Face ... Then Embrace ... Problems
- Tuesday, January 10, 2006
When my wife phoned to tell me I was about to be served divorce papers, I was filled with anger. I'd hoped something could be worked out. For days I fought the reality of what this might do to me and to my calling as a minister, a Christian author, a speaker, and a radio talk show host.
I thought that perhaps if I didn't say anything it would just pass by, but I knew that wouldn't work—especially since I'd established myself as someone who was open and honest about his problems. I wanted to just crawl into a hole. I hated this part of my life; I wanted it to go away, but I had to face it. If I was going to heal, I had to face it, accept it, and embrace it.
The "face it" part was difficult enough, but the "embrace it" part was something else entirely. I didn't want to embrace it—that would mean making it part of me. It would mean accepting that my identity would always be connected with the word divorce.
I'd been speaking and writing about the fact that we're all messed up for some time. But now I had a chance to live it. All of my past struggles were just that—in the past. This was happening now and I had an opportunity to walk through it with others struggling with divorce or some other trauma. Embracing the divorce and walking right into it meant I was truly stepping off any kind of pedestal I'd crafted for myself, and connecting with people in a more authentic and personal way.
So I embraced my new identity as a divorced person. I embraced the circumstances of being a single father and all that goes with that. I embraced the challenge of looking people in the eye and knowing they had questions and doubts. With the help of God I could show them by my actions and my decisions about my future that I was worthy of their trust. This wasn't the end of life as I knew it as much as it was the beginning of life as I'd never known it.
Radical Adjustment of Expectations
For most people, embracing their own lives comes down to making a radical adjustment of expectations. If you don't do that, you'll always be hanging on to the life you thought you deserved or wanted. If you adjust your expectations, you can embrace life as it is and live it to the fullest. Then you'll discover the life you have is more meaningful than the life you thought you deserved or wanted.
Make a radical adjustment of your expectations. You expected to stay in control of your life, but you never were in control. It was an illusion. You did what you could to maintain a feeling of control, but you didn't have it. So you can adjust your expectations and relax a bit. Perhaps you've been shaking a fist at God because He hasn't delivered to you the life you wanted. Adjust your expectations and embrace the life He has given you. You might've expected something close to perfection from yourself. You couldn't deliver on that, so adjust your expectations. Accept your own limitations and allow God to work with you in spite of them.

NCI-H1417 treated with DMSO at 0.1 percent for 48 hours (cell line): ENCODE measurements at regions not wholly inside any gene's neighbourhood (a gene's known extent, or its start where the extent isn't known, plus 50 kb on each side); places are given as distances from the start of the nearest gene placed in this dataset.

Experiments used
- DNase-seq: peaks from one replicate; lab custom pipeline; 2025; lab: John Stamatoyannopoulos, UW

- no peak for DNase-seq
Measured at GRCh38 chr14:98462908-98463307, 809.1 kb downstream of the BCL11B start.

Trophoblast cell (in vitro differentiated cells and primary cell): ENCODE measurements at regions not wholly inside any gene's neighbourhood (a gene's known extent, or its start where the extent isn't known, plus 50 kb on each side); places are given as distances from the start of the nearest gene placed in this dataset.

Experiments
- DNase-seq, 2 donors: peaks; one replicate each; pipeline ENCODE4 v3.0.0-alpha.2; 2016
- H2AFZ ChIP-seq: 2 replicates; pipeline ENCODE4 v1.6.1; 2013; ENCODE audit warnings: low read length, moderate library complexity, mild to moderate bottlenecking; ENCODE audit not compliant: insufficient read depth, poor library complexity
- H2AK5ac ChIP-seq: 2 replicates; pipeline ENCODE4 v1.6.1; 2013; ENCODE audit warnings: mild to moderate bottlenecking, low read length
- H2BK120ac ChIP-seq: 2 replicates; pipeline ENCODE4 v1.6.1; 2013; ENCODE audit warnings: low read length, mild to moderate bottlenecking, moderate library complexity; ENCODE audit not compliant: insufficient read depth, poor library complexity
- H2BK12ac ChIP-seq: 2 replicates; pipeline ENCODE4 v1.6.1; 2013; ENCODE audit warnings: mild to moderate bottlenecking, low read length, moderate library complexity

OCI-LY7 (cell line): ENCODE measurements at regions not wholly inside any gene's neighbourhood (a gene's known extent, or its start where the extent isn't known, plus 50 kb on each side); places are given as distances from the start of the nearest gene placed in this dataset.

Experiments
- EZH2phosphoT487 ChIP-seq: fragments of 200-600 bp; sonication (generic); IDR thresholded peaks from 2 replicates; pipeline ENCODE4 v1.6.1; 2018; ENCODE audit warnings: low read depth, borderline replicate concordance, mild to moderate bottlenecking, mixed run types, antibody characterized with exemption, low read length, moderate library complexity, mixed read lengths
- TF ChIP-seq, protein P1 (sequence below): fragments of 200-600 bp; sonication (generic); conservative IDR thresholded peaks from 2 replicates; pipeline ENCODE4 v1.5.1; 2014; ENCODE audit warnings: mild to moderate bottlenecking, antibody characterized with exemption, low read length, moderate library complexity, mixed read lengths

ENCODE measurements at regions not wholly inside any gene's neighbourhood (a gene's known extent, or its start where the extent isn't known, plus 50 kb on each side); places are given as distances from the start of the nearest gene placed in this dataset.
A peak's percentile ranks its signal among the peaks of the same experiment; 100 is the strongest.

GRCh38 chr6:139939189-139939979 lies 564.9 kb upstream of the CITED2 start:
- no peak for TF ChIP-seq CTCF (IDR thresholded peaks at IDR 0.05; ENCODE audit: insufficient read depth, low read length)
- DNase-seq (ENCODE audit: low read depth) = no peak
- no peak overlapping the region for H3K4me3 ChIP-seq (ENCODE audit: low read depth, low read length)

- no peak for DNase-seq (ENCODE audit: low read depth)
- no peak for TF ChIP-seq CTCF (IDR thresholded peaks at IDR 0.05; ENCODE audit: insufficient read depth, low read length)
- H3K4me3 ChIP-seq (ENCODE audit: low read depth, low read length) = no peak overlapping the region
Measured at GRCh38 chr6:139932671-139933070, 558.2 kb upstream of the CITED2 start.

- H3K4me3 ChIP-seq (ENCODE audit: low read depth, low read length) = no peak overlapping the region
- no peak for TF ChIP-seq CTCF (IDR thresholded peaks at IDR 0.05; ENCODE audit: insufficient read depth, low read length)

The Big Lie
The big lie is that if you just act as if the hard realities aren't there, they'll eventually go away. This lie isn't something you keep just in your head or down in your heart. This lie becomes a way of life. You live it every day, and it keeps you from a life that's full of meaning, purpose, and connection. You live in denial of who you are and one day you find that you're living—or attempting to live—someone else's life. Rather than face each day as it is, you're trapped in living each day as you wish it were. In doing that you miss so much of what your life could be.
I want to challenge you not to bide your time and simply hope that whatever you're dealing with will just go away one day. In fact, I challenge you to make it the centerpiece of your life. Chuck Colson could've ducked for cover and hoped people would quickly forget he was ever in prison for his implication in the events surrounding the Watergate scandal. Instead, he made it the focal point of his life, and as the fruit of his Prison Fellowship ministry testifies, the results for the kingdom of God are staggering. Perhaps there is an opportunity like that in your life, and to begin to live it all you have to do is embrace your life and live it to the fullest, trusting God to bring the best out of the worst of circumstances.
Healing is a choice. It's God's choice, but we can stand in the way of the healing that God has for us unless we embrace our lives and the tough realities we find within them.
The above piece is an adaptation from Healing Is A Choice: Ten Decisions That Will Transform Your Life & Ten Lies That Can Prevent You From Making Them, by Steve Arterburn. Nashville: Nelson Books, 2005.
Stephen Arterburn is the founder of New Life Clinics, the largest provider of Christian counseling and treatment in North America. As host of the daily New Life Live! radio program, he is heard nationally on over one hundred and eighty stations and at www.newlife.com. Steve is the creator of the Women of Faith® Conferences and is the author/coauthor of over thirty books, including Healing is a Choice, Lose it For Life, The God of Second Chances, Every Man's Battle, and Avoiding Mr. Wrong.
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